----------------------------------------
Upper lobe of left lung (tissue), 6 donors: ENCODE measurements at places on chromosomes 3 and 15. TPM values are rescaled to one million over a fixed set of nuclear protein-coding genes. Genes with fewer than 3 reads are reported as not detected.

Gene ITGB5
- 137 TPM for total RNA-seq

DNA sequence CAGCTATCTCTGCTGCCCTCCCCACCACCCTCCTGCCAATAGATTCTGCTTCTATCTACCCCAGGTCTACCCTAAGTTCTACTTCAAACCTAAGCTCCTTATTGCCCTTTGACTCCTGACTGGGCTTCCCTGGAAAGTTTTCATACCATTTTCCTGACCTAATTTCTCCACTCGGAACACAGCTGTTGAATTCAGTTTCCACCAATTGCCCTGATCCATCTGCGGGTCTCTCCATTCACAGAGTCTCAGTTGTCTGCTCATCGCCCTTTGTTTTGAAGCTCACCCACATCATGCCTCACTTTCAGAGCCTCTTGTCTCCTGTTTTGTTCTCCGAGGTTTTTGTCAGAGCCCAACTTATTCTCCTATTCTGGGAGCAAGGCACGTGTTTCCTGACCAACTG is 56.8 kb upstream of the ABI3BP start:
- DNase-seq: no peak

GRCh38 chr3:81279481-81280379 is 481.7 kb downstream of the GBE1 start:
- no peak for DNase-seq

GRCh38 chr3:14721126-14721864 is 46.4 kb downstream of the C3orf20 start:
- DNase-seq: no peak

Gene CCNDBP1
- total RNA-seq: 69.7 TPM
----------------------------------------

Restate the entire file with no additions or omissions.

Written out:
Upper lobe of left lung (tissue), 6 donors: ENCODE measurements at places on chromosomes 3 and 15. TPM values are rescaled to one million over a fixed set of nuclear protein-coding genes. Genes with fewer than 3 reads are reported as not detected.

Gene ITGB5
- 137 TPM for total RNA-seq

DNA sequence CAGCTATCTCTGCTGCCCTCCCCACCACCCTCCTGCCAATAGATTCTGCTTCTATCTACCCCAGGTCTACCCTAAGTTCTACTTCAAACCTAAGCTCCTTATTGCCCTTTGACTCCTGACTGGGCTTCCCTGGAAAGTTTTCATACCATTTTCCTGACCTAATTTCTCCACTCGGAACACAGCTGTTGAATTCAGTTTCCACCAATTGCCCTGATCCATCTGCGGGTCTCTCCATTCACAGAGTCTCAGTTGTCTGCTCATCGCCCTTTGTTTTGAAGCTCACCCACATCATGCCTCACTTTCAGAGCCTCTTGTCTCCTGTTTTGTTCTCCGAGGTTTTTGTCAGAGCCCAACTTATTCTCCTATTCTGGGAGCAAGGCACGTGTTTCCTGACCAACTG is 56.8 kb upstream of the ABI3BP start:
- DNase-seq: no peak

GRCh38 chr3:81279481-81280379 is 481.7 kb downstream of the GBE1 start:
- no peak for DNase-seq

GRCh38 chr3:14721126-14721864 is 46.4 kb downstream of the C3orf20 start:
- DNase-seq: no peak

Gene CCNDBP1
- total RNA-seq: 69.7 TPM